These meals were much more than quaint niceties. My history professor at ITESO, the Jesuit university in Guadalajara, once remarked that large swaths of Mexico have passed from the calpulli, to the cofradía, to the cártel—that is, from the pre-Columbian polity, to the Catholic sodality, to the panoptic drug ring. A breakdown of social bonds (tejido social) spells violence and ecological destruction. Communal gatherings like those in the Diamante parish hall following liturgies, strengthened the bonds of solidarity and helped the people protect the lake with “one heart and one mind” (Acts 4:32).
Second, the people of El Diamante cultivated a healthy detachment from the allure of economic accumulation. When I was there in December of 2019, the fine for washing dishes in the lake was $5000 pesos or about $250 USD—an enormous sum considering the ubiquity of subsistence farming and the limited interaction with the larger Mexican economy.
Fines were collected by a public police force serving one-year, obligatory, unpaid terms. Importantly, these funds were not saved and accumulated, but were instead spent entirely on lavish public celebrations held on the Feast of the Holy Cross. This spending designation avoided selfish infighting over the funds, limited inequality, strengthened community ties, and promoted a spirit of unpossessive equanimity reminiscent of Walter Bruggemann’s essay “The Liturgy of Abundance, the Myth of Scarcity.”
Third, and finally, the locals regarded Lake Diamante as a sacred space, a natural treasure irreducible to its economic value. It is no coincidence that the solemn processions of Holy Week were celebrated along its shores. They understood, as the Catechism states, that “The beauty of creation reflects the infinite beauty of the Creator” (CCC 341) and were inspired by the lake’s splendor to accept a measure of inconvenience to protect its pristine, life-giving waters for future generations.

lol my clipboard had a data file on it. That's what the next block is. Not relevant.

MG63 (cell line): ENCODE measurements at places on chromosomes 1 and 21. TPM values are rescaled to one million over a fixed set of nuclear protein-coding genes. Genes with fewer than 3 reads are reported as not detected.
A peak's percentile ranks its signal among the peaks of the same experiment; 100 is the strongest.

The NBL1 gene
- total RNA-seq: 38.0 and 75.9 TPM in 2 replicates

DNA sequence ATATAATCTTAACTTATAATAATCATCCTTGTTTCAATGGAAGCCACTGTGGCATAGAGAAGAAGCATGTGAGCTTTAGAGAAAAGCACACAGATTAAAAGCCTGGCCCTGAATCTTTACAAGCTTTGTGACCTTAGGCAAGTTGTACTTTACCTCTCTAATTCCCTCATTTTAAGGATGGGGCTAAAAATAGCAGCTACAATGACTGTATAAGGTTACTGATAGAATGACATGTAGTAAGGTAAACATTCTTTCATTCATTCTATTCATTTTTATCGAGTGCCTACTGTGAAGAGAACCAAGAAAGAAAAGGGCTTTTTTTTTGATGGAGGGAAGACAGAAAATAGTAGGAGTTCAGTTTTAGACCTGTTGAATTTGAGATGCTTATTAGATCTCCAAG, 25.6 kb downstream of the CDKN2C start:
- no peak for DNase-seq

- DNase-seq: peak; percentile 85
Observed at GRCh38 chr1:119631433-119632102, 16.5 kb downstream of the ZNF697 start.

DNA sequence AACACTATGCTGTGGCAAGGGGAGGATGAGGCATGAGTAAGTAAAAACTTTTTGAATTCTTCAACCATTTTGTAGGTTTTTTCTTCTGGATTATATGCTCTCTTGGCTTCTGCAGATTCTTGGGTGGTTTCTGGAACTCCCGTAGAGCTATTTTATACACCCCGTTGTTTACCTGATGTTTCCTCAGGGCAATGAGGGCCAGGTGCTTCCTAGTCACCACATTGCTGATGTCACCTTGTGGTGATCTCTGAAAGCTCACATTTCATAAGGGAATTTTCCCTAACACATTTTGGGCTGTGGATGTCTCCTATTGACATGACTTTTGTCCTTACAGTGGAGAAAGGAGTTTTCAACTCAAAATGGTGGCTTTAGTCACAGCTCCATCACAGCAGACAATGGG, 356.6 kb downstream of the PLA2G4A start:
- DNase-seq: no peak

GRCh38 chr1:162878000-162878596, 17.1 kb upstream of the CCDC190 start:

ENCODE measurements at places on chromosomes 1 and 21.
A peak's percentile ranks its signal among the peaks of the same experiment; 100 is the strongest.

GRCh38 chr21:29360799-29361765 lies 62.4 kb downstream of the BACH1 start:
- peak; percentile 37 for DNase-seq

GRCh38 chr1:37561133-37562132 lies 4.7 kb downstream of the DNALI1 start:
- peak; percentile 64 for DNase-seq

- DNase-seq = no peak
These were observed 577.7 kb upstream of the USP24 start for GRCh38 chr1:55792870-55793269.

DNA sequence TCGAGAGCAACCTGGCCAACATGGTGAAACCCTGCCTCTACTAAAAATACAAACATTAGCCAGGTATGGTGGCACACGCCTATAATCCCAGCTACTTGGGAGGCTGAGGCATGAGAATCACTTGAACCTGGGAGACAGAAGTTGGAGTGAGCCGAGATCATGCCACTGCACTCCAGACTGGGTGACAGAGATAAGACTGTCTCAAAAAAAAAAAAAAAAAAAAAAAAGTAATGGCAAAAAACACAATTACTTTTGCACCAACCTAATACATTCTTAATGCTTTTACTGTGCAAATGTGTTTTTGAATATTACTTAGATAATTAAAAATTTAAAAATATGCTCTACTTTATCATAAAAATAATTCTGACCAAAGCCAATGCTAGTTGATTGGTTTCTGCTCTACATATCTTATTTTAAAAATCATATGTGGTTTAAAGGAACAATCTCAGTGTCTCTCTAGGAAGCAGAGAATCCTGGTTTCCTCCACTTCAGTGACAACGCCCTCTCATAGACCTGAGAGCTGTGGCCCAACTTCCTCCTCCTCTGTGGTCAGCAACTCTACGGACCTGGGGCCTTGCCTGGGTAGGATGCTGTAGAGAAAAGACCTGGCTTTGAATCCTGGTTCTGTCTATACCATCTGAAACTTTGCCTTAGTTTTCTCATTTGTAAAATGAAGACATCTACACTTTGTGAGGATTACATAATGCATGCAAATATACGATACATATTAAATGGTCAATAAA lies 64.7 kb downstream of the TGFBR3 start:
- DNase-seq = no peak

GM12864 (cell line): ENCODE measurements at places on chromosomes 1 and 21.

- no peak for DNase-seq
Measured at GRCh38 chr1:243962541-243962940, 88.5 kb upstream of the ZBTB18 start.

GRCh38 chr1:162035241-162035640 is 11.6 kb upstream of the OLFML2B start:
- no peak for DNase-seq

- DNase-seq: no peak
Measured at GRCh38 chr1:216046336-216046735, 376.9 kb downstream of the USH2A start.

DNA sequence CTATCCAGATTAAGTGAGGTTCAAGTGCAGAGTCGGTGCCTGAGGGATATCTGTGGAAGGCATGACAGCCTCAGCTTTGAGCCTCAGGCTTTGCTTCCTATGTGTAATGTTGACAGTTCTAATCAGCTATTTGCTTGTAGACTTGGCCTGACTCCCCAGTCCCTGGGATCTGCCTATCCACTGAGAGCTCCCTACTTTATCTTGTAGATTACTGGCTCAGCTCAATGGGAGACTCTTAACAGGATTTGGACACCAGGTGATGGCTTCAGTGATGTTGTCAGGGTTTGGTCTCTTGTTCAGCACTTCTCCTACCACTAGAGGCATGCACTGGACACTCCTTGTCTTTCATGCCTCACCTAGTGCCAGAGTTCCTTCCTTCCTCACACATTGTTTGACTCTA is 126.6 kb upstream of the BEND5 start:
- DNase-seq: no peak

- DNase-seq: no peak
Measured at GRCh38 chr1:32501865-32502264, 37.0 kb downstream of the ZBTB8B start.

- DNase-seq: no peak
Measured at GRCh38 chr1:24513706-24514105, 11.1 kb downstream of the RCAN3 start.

“Indigenous communities and their cultural traditions,” Pope Francis writes, “are not merely one minority among others, but should be the principal dialogue partners, especially when large projects affecting their land are proposed” (LS § 146). My time in Chiapas underscored the wisdom of these words. Not all of this is transferable to the industrialized world. Lake Diamante is not the Los Angeles River. But the integral ecology of the Tzeltal people suggests modest steps we can take towards a more sustainable future. By strengthening community ties, prioritizing the common good over individualistic gain, and cultivating attitudes of awe towards nature, we grow more capable of collaborating, with Gospel depth, for the protection and renewal of God’s Creation. Let us learn from indigenous communities and their cultural traditions. Let us come to the water.
To learn more about the Jesuits efforts in integral ecology, consult the latest edition of the Society of Jesus’s Promotio Iustitiae, edited by the Secretariat for Social Justice and Ecology.
For an overview of the social apostolates of the Mexico Province, visit the Jesuit university of Guadalajara’s website.
Click here to donate to the Tzeltal-Jesuits fair trade cooperative in Bachajón, Chiapas.